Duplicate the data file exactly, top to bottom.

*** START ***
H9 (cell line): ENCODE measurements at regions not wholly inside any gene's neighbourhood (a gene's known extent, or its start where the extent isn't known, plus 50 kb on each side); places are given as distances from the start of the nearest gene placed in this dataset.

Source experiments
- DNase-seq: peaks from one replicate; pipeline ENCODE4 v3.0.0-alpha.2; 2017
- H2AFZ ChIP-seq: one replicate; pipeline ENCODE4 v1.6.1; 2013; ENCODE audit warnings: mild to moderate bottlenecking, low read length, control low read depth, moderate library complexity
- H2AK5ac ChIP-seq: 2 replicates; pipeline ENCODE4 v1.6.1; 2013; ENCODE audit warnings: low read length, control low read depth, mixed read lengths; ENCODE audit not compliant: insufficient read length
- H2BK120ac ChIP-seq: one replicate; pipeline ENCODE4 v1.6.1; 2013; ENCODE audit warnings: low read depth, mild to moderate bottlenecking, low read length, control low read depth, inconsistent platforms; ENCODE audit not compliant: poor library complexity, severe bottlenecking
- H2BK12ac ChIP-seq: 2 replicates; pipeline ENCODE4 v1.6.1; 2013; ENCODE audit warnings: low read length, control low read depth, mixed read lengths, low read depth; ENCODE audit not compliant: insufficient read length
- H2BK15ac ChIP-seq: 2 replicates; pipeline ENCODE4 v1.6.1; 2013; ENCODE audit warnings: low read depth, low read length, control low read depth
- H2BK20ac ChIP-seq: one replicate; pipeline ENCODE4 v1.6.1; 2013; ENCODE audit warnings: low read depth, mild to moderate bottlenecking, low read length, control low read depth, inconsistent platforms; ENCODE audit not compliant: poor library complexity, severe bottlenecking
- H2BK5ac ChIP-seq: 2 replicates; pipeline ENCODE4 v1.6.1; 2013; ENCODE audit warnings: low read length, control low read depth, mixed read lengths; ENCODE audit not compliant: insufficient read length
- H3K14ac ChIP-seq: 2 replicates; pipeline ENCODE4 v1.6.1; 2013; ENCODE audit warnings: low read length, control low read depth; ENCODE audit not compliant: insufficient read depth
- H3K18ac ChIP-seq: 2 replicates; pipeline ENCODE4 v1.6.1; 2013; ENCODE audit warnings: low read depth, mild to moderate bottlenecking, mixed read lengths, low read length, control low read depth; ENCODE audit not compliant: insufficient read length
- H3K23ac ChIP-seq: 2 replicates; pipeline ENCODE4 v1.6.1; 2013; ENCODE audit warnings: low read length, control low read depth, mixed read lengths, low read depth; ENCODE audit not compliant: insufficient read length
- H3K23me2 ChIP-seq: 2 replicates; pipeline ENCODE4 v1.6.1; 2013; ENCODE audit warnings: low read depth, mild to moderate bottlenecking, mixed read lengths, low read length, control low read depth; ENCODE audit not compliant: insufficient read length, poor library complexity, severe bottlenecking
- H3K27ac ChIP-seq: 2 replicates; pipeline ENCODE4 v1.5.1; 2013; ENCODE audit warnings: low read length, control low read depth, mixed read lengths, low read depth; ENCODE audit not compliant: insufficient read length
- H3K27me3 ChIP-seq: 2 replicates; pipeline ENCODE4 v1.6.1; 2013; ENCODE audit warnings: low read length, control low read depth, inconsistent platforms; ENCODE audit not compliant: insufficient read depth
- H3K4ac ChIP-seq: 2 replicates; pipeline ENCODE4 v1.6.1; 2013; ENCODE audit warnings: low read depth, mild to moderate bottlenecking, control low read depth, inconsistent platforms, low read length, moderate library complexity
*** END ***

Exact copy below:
H9 (cell line): ENCODE measurements at regions not wholly inside any gene's neighbourhood (a gene's known extent, or its start where the extent isn't known, plus 50 kb on each side); places are given as distances from the start of the nearest gene placed in this dataset.

Source experiments
- DNase-seq: peaks from one replicate; pipeline ENCODE4 v3.0.0-alpha.2; 2017
- H2AFZ ChIP-seq: one replicate; pipeline ENCODE4 v1.6.1; 2013; ENCODE audit warnings: mild to moderate bottlenecking, low read length, control low read depth, moderate library complexity
- H2AK5ac ChIP-seq: 2 replicates; pipeline ENCODE4 v1.6.1; 2013; ENCODE audit warnings: low read length, control low read depth, mixed read lengths; ENCODE audit not compliant: insufficient read length
- H2BK120ac ChIP-seq: one replicate; pipeline ENCODE4 v1.6.1; 2013; ENCODE audit warnings: low read depth, mild to moderate bottlenecking, low read length, control low read depth, inconsistent platforms; ENCODE audit not compliant: poor library complexity, severe bottlenecking
- H2BK12ac ChIP-seq: 2 replicates; pipeline ENCODE4 v1.6.1; 2013; ENCODE audit warnings: low read length, control low read depth, mixed read lengths, low read depth; ENCODE audit not compliant: insufficient read length
- H2BK15ac ChIP-seq: 2 replicates; pipeline ENCODE4 v1.6.1; 2013; ENCODE audit warnings: low read depth, low read length, control low read depth
- H2BK20ac ChIP-seq: one replicate; pipeline ENCODE4 v1.6.1; 2013; ENCODE audit warnings: low read depth, mild to moderate bottlenecking, low read length, control low read depth, inconsistent platforms; ENCODE audit not compliant: poor library complexity, severe bottlenecking
- H2BK5ac ChIP-seq: 2 replicates; pipeline ENCODE4 v1.6.1; 2013; ENCODE audit warnings: low read length, control low read depth, mixed read lengths; ENCODE audit not compliant: insufficient read length
- H3K14ac ChIP-seq: 2 replicates; pipeline ENCODE4 v1.6.1; 2013; ENCODE audit warnings: low read length, control low read depth; ENCODE audit not compliant: insufficient read depth
- H3K18ac ChIP-seq: 2 replicates; pipeline ENCODE4 v1.6.1; 2013; ENCODE audit warnings: low read depth, mild to moderate bottlenecking, mixed read lengths, low read length, control low read depth; ENCODE audit not compliant: insufficient read length
- H3K23ac ChIP-seq: 2 replicates; pipeline ENCODE4 v1.6.1; 2013; ENCODE audit warnings: low read length, control low read depth, mixed read lengths, low read depth; ENCODE audit not compliant: insufficient read length
- H3K23me2 ChIP-seq: 2 replicates; pipeline ENCODE4 v1.6.1; 2013; ENCODE audit warnings: low read depth, mild to moderate bottlenecking, mixed read lengths, low read length, control low read depth; ENCODE audit not compliant: insufficient read length, poor library complexity, severe bottlenecking
- H3K27ac ChIP-seq: 2 replicates; pipeline ENCODE4 v1.5.1; 2013; ENCODE audit warnings: low read length, control low read depth, mixed read lengths, low read depth; ENCODE audit not compliant: insufficient read length
- H3K27me3 ChIP-seq: 2 replicates; pipeline ENCODE4 v1.6.1; 2013; ENCODE audit warnings: low read length, control low read depth, inconsistent platforms; ENCODE audit not compliant: insufficient read depth
- H3K4ac ChIP-seq: 2 replicates; pipeline ENCODE4 v1.6.1; 2013; ENCODE audit warnings: low read depth, mild to moderate bottlenecking, control low read depth, inconsistent platforms, low read length, moderate library complexity